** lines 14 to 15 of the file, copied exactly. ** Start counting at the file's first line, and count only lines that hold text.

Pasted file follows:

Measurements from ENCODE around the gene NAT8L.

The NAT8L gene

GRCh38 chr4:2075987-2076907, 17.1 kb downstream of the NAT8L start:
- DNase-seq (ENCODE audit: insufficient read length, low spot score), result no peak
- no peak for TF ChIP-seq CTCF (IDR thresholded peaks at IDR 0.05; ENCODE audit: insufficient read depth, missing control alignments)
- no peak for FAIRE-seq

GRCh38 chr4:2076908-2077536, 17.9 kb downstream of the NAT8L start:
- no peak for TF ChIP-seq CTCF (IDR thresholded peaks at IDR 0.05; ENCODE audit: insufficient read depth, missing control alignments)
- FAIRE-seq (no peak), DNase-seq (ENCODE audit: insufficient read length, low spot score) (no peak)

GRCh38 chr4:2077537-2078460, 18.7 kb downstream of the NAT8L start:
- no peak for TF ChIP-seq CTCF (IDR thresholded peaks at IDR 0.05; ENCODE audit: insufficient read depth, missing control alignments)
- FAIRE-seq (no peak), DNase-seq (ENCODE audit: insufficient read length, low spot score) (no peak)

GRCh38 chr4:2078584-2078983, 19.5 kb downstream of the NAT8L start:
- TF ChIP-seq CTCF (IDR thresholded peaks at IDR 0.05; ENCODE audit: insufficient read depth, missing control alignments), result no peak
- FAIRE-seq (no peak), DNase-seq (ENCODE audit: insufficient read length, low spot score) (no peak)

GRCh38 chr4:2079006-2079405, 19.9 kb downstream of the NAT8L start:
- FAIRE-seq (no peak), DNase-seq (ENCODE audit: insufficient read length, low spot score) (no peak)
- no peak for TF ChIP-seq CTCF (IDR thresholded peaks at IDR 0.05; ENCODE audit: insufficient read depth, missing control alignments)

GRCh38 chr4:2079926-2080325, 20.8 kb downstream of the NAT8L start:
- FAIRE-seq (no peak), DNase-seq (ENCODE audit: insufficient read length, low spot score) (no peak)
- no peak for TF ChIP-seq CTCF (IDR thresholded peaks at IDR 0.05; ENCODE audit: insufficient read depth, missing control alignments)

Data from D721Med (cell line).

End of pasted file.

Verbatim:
- TF ChIP-seq CTCF (IDR thresholded peaks at IDR 0.05; ENCODE audit: insufficient read depth, missing control alignments), result no peak
- FAIRE-seq (no peak), DNase-seq (ENCODE audit: insufficient read length, low spot score) (no peak)